Maui Stories and Tips

The Maui Music Scene -- The Good, The Bad , and the Stoned

Playing the Ukulele Photo, Maui, Hawaii

First of all, the radio stations on Maui suck. Thanks to laptops and iPods, we no longer bring a stack of CDs with us on vacation. So, while driving around, my son and I were stuck trying to find something on the car radio that we can both stand. Fortunately he loves classic rock but could we find any? Nope. Oldies? Top 40 pop but no rock and roll. There was plenty of (c)rap but who wants to listen to that stuff? Even the Hawaiian music stations left something to be desired. I mean, is Iz the only Hawaiian musician? Plus reception was lousy. (That's like the old joke: "The food here is lousy." "Yes, and such small portions.")

Interesting side note: As we were leaving Aloha Mixed Plate in Lahaina after lunch on the day of our departure, we heard coming from the speakers at the bar the familiar (for us) guitar solo from the song "Rock Bottom" by the 70s band UFO. Unfortunately the bartender wasn't available to ask what the source was -- radio or CD -- but my son and I broke out the air guitars. My wife, of course, thinks we're nuts.

On the other hand, Bounty Music in Kahului is a great music store. We were able to rent a guitar and small amp for my son so he could keep up his chops for only 90 bucks for 2 weeks. I finally bought a ukulele and was able to find a nice mid-priced spruce top from their very wide selection. Nice folks, although the clerk that helped us had a little trouble negotiating the computer register. "Uhhhhh, I'm a drummer, man, so I only help out on the weekends." He made up for it by insisting we take two free pens. Thanks, dude!

Which brings us to the third annual Kokua Festival. The festival in general coincides with Earth Day and has a definite "Save The Planet" attitude. Hotter than hot Hawaii native Jack Johnson heads up the festival, this year being joined by Willie Nelson and Ben Harper. I'm not a much of a Jack Johnson fan as he's a little too mellow for my taste, so I probably wouldn't have even considered going to this except that my wife is a HUGE Willie Nelson fan. So we went. Ah, "the things we do for love," to quote another 70s band, 10cc.

Getting there turned out to be an experience. We allowed the usual 45 minutes for the drive to Kahului from West Maui. The only problem is that at "pau hana" (quitting time), the trip takes AN HOUR and 45 minutes. Parking also turned out to be a challenge as there was only one entrance to the dusty field that was being used. And was there a sign to direct you? Nooooooooo. So we missed the opening Hawaiian music acts and arrived just in time for Ben Harper. I found it a bit distressing that my mainland mania attitude was starting to return. To add to the frustration, the festival concessions used scrip instead of cash. So you had to stand in a slow moving line to get the scrip you needed to stand in another slow moving line to purchase over-priced food and drink. GEORGE IS GETTING UPSET!!!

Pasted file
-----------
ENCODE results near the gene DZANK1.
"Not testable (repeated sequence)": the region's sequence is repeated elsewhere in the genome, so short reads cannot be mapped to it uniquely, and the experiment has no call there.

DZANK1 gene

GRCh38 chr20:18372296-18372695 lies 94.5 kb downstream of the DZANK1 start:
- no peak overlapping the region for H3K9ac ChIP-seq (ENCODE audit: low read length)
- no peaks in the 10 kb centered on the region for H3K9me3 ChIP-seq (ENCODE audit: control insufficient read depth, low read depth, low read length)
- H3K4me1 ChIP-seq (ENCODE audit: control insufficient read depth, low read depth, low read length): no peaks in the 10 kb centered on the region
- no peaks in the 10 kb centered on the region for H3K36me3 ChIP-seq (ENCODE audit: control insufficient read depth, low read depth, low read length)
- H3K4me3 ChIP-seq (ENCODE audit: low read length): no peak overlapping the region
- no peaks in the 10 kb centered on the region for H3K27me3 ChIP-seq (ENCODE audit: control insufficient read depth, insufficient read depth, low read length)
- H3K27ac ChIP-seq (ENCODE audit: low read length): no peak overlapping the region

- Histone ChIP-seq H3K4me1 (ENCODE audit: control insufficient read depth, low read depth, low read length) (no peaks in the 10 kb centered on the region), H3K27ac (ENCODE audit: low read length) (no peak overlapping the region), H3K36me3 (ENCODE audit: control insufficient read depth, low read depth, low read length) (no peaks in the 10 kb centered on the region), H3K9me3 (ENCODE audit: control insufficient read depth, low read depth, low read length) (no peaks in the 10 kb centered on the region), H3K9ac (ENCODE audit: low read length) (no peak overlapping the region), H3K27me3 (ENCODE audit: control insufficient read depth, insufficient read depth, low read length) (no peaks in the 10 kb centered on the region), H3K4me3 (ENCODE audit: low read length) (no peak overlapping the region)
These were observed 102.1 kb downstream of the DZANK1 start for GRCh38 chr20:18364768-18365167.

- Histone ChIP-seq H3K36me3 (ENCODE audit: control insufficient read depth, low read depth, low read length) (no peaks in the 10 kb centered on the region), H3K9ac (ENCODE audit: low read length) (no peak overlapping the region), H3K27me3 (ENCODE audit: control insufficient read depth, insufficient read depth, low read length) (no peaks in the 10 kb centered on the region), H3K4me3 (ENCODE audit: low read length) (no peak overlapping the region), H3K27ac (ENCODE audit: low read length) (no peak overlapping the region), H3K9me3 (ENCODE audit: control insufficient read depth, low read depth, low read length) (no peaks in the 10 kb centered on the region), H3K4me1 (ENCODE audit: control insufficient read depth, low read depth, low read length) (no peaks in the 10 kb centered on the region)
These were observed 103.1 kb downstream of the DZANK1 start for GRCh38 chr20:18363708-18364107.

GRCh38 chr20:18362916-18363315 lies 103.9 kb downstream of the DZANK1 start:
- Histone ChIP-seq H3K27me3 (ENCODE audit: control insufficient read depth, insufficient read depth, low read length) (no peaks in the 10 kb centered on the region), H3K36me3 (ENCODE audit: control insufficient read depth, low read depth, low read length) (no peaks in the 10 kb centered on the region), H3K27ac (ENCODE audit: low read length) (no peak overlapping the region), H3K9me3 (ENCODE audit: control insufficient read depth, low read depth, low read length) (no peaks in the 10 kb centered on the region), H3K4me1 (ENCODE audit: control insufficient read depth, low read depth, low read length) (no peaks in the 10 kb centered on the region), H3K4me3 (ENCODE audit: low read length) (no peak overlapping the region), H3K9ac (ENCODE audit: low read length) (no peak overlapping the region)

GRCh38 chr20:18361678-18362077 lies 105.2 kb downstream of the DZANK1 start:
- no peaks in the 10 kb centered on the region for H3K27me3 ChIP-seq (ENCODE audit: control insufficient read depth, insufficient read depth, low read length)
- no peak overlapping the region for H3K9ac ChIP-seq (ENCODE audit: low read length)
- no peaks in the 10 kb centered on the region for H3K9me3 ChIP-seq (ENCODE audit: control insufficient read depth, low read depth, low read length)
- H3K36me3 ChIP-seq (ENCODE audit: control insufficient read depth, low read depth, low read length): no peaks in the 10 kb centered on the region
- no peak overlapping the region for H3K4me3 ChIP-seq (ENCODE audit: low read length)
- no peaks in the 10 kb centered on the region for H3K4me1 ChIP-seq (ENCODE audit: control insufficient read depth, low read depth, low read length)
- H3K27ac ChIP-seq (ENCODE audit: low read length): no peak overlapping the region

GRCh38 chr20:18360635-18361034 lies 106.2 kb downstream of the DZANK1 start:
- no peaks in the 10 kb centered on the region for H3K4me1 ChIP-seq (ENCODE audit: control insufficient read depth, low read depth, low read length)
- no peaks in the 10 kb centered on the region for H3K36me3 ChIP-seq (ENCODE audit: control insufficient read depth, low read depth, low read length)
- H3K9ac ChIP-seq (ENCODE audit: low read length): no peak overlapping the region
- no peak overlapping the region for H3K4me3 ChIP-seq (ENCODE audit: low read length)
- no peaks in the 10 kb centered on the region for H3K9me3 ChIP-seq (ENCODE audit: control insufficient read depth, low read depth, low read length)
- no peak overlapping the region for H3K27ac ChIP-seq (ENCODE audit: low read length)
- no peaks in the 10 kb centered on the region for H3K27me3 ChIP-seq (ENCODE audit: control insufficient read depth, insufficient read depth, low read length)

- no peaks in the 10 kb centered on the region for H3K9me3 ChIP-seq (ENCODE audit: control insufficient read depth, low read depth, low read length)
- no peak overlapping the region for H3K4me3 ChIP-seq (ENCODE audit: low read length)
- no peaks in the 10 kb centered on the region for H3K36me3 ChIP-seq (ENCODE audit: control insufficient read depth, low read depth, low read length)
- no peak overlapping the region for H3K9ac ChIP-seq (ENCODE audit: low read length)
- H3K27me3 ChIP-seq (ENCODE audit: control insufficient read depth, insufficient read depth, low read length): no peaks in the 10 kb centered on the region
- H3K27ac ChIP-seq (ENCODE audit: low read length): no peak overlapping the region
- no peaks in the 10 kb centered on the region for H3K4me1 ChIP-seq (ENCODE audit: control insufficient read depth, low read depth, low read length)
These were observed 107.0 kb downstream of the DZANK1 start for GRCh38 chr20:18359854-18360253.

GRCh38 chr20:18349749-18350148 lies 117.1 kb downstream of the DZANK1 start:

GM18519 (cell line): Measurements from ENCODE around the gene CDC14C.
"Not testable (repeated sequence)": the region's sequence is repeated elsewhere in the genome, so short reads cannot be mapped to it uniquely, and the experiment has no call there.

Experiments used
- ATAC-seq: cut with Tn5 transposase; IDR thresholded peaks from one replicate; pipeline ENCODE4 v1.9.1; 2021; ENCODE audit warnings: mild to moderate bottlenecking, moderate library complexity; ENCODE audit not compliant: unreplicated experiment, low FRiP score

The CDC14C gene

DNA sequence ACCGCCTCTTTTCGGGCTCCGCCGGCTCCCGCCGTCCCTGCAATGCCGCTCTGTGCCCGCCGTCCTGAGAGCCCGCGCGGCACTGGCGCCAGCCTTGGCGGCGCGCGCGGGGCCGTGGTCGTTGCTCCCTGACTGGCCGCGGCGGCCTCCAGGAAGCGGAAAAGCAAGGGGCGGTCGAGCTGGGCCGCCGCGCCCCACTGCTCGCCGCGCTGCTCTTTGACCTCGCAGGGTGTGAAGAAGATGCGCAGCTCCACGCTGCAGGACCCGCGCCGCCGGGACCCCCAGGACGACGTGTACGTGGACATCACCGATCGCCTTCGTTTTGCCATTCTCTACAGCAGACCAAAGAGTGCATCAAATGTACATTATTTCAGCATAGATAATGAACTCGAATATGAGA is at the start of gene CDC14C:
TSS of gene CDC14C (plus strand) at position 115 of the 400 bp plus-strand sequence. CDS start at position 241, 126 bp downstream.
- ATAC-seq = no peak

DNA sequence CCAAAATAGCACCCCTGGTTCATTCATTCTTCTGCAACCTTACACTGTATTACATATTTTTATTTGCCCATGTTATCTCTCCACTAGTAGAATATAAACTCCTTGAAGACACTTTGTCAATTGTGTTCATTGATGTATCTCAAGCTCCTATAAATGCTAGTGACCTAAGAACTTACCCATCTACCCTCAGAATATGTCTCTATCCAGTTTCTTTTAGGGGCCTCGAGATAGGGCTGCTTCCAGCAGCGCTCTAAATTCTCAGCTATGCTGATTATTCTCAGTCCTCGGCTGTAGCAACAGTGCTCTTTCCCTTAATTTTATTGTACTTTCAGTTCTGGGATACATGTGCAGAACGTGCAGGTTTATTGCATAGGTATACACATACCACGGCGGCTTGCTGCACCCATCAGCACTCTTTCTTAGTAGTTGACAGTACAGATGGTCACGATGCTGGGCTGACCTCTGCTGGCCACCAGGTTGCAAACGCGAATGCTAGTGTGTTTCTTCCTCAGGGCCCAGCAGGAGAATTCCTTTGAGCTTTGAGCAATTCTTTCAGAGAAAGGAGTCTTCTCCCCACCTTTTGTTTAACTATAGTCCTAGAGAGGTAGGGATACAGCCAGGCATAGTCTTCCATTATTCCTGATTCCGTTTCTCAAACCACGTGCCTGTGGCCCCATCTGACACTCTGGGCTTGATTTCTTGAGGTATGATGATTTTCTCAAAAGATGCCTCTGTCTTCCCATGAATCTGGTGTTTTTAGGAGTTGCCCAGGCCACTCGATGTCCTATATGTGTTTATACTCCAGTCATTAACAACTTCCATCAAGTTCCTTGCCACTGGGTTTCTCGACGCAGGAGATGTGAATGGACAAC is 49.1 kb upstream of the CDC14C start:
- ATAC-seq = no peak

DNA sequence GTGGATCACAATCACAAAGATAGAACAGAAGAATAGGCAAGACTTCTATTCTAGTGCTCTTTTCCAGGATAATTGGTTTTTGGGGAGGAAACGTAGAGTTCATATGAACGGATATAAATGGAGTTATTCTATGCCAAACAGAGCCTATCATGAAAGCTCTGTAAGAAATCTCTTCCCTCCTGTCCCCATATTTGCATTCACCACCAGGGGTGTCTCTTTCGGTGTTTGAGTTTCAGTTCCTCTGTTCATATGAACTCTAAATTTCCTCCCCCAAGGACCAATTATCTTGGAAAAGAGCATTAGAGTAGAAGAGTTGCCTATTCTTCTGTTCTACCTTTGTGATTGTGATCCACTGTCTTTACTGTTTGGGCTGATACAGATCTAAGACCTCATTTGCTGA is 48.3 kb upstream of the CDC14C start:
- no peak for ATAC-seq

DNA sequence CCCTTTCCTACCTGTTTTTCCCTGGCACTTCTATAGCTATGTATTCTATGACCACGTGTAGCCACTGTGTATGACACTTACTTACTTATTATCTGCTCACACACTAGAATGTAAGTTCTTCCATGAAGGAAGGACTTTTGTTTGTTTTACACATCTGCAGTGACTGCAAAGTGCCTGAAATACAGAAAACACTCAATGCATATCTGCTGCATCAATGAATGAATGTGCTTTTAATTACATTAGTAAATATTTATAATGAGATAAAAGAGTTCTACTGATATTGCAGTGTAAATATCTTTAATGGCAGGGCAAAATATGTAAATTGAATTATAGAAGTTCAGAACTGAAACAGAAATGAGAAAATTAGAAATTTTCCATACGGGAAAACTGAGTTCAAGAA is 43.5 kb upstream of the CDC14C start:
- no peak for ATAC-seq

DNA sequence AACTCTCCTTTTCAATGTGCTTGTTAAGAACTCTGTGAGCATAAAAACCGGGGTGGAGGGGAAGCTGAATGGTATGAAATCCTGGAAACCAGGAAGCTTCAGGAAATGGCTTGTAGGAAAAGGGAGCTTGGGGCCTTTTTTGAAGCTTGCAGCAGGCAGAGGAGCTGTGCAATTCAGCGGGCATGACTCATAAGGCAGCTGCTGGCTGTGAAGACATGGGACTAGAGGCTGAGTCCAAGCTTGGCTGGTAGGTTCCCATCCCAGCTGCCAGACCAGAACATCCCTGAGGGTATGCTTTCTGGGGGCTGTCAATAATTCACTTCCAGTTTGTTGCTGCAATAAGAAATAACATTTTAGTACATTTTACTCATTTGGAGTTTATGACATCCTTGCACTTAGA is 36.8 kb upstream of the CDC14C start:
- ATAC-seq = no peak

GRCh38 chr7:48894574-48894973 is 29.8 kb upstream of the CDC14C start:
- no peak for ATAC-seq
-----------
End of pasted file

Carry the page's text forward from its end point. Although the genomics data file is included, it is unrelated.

And then there were the "restrooms": a row of 24 porta-potties -- 20 for the ladies and only 4 for the men. What gives? It was then that I saw the sign for the "Men's urinals." On the other side of a barricade were two troughs with plywood "privacy partitions". What was especially interesting was the height of these partitions -- they were easily a foot higher than normal but the same size as you'd expect. While this may have discouraged peeking at the guy next to you, it made for an interesting scene as you entered the area -- you couldn't see anyone from the waist up, but you could sure see everything from the waist down, if you get my drift. And the troughs made the ones at Fenway Park look fancy by comparison.

Back to the concert. It was a beautiful evening and as the skies darkened, Ben Harper took the stage for an extremely mellow set. Which is more than I can say for the people around us. While the smell of marijuana was in the air, the chemical of choice in our section was alcohol and lots of it. In keeping with the Kokua spirit, the beer cups were made from biodegradable corn starch. A lot of corn died that night, my friend. As did a lot of brain cells and I daresay that some of the people in our row did not have a lot to lose in the first place.

Willie Nelson was up next and he pretty much phoned it in but that's OK. He did all the hits and while his voice still has that distinctive sound, he basically spoke the words instead of singing. But he's still cool for an old guy and my wife enjoyed him.

Jack Johnson could do no wrong. He could have sung "Bingo was his name-o" and the crowd would have loved it. Marijuana, beer, a beautiful star-lit tropical night, and mellow tunes -- it was enjoyable but it would've been fun to see the crowd reaction if he'd thrown in a rocker. I did hear someone yell for "Freebird." Not tonight, brah.

Ben Harper joined Jack for a few tunes and their rendition of a Bob Marley song (sorry, I don't know the name) was superb. Of course, Willie joined them for the encore.

After the show we were a little concerned about several thousand inebriates getting behind the wheel. With only one exit from the parking lot, we expected a Hawaiian demolition derby to take place and we figured our rental car would be a favorite target of the locals in their pickup trucks, but in typical Hawaiian fashion our exit went smoothly, albeit slowly.

My favorite moment as we were exiting was the woman shouting into her cell phone: "Meet you where? I don't know which freaking palm tree you're talking about!" (Except she didn't say "freaking.")

Been to this destination?

Share Your Story or Tip